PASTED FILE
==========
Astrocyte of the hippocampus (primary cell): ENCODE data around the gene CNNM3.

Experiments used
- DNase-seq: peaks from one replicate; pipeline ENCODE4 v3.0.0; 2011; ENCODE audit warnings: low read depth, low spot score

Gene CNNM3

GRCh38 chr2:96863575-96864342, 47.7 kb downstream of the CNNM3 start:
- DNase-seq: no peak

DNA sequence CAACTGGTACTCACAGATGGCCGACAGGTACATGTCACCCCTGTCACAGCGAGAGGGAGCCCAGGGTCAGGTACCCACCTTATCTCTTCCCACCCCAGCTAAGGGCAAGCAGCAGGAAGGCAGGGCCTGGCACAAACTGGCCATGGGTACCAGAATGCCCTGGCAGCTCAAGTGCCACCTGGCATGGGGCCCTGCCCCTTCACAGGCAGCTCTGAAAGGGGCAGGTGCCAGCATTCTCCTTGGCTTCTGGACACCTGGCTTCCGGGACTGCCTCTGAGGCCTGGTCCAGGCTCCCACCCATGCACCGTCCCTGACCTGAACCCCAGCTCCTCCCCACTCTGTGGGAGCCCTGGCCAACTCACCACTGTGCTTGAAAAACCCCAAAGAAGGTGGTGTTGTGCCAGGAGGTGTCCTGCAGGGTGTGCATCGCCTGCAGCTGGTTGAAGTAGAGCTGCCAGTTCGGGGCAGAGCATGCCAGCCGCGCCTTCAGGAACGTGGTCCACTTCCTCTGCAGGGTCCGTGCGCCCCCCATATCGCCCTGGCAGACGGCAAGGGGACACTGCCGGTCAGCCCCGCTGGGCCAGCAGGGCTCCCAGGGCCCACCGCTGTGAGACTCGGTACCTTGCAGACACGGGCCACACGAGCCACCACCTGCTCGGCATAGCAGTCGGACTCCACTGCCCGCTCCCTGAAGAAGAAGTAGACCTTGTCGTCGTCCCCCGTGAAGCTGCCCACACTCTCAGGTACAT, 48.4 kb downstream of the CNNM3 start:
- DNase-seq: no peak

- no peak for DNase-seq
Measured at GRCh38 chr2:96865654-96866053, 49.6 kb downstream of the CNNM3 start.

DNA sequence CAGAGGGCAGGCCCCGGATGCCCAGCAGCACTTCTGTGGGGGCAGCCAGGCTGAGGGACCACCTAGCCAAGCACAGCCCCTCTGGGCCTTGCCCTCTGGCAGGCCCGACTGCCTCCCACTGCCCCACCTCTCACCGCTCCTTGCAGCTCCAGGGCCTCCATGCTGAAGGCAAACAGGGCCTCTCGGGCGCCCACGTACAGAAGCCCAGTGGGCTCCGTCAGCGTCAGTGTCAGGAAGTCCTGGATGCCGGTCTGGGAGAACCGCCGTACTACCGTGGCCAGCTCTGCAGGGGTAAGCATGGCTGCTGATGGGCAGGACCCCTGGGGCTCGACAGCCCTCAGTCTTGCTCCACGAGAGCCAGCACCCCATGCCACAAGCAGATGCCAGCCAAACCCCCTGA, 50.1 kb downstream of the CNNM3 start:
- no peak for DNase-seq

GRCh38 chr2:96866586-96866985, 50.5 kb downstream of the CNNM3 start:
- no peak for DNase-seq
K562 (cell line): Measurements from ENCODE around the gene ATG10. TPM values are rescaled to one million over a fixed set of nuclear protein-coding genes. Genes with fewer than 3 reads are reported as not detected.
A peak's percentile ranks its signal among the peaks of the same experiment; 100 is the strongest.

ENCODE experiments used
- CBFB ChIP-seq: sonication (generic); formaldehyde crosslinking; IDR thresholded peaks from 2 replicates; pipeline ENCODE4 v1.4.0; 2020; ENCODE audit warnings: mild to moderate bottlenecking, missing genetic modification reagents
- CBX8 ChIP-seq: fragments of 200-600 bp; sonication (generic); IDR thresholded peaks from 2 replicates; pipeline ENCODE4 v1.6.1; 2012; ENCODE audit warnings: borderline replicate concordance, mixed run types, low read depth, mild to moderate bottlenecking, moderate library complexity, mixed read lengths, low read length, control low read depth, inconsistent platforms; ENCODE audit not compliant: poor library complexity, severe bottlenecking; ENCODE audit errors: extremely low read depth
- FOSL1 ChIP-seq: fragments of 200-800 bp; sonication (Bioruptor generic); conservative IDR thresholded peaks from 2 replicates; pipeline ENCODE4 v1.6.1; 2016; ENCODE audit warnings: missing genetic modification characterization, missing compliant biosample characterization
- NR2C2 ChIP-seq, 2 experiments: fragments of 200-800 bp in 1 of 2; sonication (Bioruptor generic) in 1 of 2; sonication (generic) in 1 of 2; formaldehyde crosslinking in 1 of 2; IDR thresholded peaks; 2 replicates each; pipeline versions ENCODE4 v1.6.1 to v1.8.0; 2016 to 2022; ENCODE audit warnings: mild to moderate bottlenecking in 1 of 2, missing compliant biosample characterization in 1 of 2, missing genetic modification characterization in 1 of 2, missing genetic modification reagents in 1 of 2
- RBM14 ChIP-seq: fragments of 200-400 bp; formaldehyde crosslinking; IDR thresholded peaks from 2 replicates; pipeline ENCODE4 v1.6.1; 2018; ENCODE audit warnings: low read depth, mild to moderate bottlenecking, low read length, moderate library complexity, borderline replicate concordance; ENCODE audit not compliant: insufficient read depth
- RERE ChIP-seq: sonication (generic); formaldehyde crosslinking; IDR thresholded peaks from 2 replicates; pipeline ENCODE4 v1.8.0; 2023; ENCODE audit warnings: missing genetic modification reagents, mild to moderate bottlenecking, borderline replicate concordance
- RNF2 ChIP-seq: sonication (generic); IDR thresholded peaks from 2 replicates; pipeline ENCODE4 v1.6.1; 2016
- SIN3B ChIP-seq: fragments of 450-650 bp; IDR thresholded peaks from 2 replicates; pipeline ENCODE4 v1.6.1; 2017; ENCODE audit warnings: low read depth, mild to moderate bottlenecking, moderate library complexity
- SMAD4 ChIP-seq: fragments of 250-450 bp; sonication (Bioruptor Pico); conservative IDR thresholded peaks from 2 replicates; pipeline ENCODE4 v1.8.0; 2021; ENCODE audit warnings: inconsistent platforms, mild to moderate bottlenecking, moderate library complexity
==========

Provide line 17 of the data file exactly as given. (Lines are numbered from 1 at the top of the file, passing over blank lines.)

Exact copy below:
ENCODE experiments used